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Changes in division of labour and tasks within public dentistry: relationship to employees work demands, health and work ability
Jönköping University, School of Health and Welfare, HHJ. SALVE (Social challenges, Actors, Living conditions, reseach VEnue). Jönköping University, School of Health and Welfare, HHJ, Dep. of Behavioural Science and Social Work. Futurum, Academy for Health and Care, Jönköping County Council, Sweden.
Department of Clinical and Experimental Medicine, Occupational and Environmental Medicine Center, Linköping University, Linköping, Sweden.
Intervention and Implementation Research Unit, Karolinska Institutet, Stockholm, Sweden.
Jönköping University, School of Health and Welfare, HHJ, Dep. of Rehabilitation. Jönköping University, School of Health and Welfare, HHJ. ADULT.
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2016 (English)In: Acta Odontologica Scandinavica, ISSN 0001-6357, E-ISSN 1502-3850, Vol. 74, no 6, 471-479 p.Article in journal (Refereed) PublishedText
Abstract [en]

Objective: By 2023, fewer dentists are expected in Sweden, at the same time as the demand for dental care is expected to increase. Older people, in particular, are expected to require more dental health than previous generations. To meet this demand, the public sector dentistry in Sweden is moving towards changes in division of labour among dental professionals, including dentists, dental hygienists and dental nurses. However, the impact of this reallocation on the physical and psychosocial wellbeing of employees is unknown. The aim of this study was to compare workplaces with an equal or larger proportion of dental hygienists than dentists (HDH) with workplaces with a larger proportion of dentists than dental hygienists (HD) on the physical and psychosocial work load, musculoskeletal and psychosomatic disorders and sickness presence.

Material: A total of 298 persons employed in the Public Dental Service in a Swedish County Council participated in this study.

Conclusion: The medium large clinics HDH reported 85% of employee’s with considerably more high psychosocial demands compared to employees in medium HD (53%) and large HD (57%). Employees in medium large clinics HDH also reported sleep problems due to work (25%) compared with employees in medium large clinics HD (6%), large clinics HD (11%) and small clinics HDH (3%). Clinic size does not seem to influence the outcome of the HD and HD clinics to any great extent. Of all employees, about 94–100% reported high precision demands and 78–91% poor work postures.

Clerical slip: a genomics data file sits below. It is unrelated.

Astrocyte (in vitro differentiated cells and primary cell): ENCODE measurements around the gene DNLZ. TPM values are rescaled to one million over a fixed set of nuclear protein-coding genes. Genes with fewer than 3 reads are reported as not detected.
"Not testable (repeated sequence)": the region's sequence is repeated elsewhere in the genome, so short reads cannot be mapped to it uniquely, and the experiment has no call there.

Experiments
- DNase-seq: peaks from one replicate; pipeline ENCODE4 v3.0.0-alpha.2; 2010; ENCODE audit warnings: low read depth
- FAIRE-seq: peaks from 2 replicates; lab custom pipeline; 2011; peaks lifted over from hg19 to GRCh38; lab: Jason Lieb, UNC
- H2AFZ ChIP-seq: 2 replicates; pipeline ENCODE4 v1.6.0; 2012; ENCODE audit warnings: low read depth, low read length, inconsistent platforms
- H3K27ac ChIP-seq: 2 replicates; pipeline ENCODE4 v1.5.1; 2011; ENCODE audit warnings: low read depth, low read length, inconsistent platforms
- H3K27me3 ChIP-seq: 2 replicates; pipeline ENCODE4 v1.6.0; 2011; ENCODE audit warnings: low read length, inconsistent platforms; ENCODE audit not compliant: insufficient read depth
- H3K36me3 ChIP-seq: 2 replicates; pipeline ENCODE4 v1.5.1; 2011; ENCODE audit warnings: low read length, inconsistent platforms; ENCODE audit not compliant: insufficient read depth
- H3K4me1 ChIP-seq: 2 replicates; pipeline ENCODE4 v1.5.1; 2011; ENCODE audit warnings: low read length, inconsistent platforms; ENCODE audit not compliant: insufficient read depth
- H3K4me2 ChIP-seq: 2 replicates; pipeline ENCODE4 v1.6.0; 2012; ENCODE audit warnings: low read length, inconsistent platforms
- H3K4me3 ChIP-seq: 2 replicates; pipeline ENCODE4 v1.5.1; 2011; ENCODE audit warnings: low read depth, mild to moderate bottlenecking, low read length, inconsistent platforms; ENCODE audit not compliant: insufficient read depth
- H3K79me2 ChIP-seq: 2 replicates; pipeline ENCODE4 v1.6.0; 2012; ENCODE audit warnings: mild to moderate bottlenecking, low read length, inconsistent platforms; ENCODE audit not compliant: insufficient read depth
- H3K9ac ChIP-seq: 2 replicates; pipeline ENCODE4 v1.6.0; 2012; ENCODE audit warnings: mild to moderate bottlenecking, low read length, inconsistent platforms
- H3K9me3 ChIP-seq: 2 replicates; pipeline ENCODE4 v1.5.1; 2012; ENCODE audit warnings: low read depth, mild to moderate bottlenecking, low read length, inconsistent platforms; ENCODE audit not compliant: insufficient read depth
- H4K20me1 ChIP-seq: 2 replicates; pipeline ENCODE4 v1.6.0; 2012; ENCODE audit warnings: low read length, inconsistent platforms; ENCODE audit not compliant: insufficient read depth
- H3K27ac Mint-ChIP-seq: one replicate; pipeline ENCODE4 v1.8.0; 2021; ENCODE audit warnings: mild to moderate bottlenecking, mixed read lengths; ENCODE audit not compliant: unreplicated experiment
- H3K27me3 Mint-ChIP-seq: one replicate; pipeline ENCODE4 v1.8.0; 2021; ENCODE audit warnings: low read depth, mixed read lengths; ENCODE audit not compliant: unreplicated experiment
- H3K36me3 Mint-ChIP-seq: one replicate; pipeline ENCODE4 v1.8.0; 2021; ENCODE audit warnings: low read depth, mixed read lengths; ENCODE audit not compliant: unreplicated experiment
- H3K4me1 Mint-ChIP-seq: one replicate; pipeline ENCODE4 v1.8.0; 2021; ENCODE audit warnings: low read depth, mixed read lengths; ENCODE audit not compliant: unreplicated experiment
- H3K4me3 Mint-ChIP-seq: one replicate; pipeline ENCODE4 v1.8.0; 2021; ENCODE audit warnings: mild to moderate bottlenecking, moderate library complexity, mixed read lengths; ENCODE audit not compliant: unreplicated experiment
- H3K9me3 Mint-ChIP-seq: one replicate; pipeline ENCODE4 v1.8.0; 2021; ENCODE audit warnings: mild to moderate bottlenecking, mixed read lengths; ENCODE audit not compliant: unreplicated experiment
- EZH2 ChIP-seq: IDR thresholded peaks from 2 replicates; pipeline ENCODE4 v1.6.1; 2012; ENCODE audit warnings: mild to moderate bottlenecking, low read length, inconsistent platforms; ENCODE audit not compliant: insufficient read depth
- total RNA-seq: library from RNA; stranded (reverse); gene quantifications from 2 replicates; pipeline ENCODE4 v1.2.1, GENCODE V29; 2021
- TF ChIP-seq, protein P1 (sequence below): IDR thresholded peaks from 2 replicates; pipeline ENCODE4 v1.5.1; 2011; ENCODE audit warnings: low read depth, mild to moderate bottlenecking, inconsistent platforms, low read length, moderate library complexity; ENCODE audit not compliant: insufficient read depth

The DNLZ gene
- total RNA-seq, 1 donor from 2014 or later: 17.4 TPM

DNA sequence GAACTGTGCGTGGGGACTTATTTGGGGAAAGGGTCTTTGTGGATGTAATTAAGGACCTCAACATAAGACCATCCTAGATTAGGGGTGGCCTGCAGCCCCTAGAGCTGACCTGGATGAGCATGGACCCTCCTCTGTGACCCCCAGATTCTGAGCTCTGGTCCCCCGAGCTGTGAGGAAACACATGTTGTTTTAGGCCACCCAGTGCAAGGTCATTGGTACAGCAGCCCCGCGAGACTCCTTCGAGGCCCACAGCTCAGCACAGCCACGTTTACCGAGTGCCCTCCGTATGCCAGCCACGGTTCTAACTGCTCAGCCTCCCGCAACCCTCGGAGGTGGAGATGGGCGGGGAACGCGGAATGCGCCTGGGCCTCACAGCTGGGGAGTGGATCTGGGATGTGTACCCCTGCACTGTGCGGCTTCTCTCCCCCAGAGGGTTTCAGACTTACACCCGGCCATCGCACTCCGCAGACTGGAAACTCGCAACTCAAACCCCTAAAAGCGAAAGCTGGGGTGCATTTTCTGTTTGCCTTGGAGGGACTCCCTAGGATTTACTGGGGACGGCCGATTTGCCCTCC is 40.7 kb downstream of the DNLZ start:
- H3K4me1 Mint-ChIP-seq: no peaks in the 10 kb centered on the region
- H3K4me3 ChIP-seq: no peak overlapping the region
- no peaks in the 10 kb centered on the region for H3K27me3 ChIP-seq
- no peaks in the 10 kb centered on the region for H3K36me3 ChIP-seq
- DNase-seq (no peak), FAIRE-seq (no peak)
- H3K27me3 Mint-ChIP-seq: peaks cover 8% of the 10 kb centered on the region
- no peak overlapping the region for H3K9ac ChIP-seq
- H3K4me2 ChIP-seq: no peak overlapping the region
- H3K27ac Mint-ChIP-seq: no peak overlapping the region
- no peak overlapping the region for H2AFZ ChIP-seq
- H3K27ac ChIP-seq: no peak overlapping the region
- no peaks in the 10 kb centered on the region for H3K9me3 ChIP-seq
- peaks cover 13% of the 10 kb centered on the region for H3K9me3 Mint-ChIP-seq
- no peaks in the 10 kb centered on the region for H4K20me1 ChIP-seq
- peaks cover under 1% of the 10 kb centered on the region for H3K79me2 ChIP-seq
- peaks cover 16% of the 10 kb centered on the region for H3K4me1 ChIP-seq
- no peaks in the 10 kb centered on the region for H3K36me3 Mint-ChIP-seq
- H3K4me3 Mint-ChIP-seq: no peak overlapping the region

Place, publisher, year, edition, pages
2016. Vol. 74, no 6, 471-479 p.
Keyword [en]
Dentistry employees, psychosocial workload, sickness absence, sickness presence, work organization
National Category
Dentistry Gerontology, specializing in Medical and Health Sciences
Identifiers
URN: urn:nbn:se:hj:diva-31238DOI: 10.1080/00016357.2016.1203023ISI: 000381408200008PubMedID: 27391284ScopusID: 2-s2.0-84978119340OAI: oai:DiVA.org:hj-31238DiVA: diva2:952418
Available from: 2016-08-12 Created: 2016-08-12 Last updated: 2017-01-13Bibliographically approved

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Rolander, BoWagman, PetraLindmark, Ulrika
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HHJ. SALVE (Social challenges, Actors, Living conditions, reseach VEnue)HHJ, Dep. of Behavioural Science and Social WorkHHJ, Dep. of RehabilitationHHJ. ADULTHHJ, Dep. of Natural Science and BiomedicineHHJ. Oral health
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DentistryGerontology, specializing in Medical and Health Sciences

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